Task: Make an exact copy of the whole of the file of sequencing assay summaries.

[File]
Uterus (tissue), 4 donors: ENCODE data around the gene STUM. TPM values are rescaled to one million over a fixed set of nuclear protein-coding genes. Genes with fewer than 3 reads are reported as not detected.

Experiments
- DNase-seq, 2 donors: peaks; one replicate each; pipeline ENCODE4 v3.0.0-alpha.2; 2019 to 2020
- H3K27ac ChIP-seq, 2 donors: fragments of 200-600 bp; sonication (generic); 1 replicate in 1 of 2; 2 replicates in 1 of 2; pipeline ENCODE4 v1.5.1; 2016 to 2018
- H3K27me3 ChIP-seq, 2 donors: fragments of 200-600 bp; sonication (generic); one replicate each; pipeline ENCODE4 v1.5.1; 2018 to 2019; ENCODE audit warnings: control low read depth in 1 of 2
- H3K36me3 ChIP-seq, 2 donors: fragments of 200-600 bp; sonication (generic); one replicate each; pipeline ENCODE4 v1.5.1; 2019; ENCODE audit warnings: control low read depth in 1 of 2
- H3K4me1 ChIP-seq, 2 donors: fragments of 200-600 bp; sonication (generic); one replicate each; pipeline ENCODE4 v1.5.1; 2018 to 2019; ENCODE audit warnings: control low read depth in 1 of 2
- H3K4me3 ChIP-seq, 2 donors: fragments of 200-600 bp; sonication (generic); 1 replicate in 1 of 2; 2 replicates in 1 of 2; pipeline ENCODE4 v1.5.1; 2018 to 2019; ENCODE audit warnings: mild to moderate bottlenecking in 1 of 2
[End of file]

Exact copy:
Uterus (tissue), 4 donors: ENCODE data around the gene STUM. TPM values are rescaled to one million over a fixed set of nuclear protein-coding genes. Genes with fewer than 3 reads are reported as not detected.

Experiments
- DNase-seq, 2 donors: peaks; one replicate each; pipeline ENCODE4 v3.0.0-alpha.2; 2019 to 2020
- H3K27ac ChIP-seq, 2 donors: fragments of 200-600 bp; sonication (generic); 1 replicate in 1 of 2; 2 replicates in 1 of 2; pipeline ENCODE4 v1.5.1; 2016 to 2018
- H3K27me3 ChIP-seq, 2 donors: fragments of 200-600 bp; sonication (generic); one replicate each; pipeline ENCODE4 v1.5.1; 2018 to 2019; ENCODE audit warnings: control low read depth in 1 of 2
- H3K36me3 ChIP-seq, 2 donors: fragments of 200-600 bp; sonication (generic); one replicate each; pipeline ENCODE4 v1.5.1; 2019; ENCODE audit warnings: control low read depth in 1 of 2
- H3K4me1 ChIP-seq, 2 donors: fragments of 200-600 bp; sonication (generic); one replicate each; pipeline ENCODE4 v1.5.1; 2018 to 2019; ENCODE audit warnings: control low read depth in 1 of 2
- H3K4me3 ChIP-seq, 2 donors: fragments of 200-600 bp; sonication (generic); 1 replicate in 1 of 2; 2 replicates in 1 of 2; pipeline ENCODE4 v1.5.1; 2018 to 2019; ENCODE audit warnings: mild to moderate bottlenecking in 1 of 2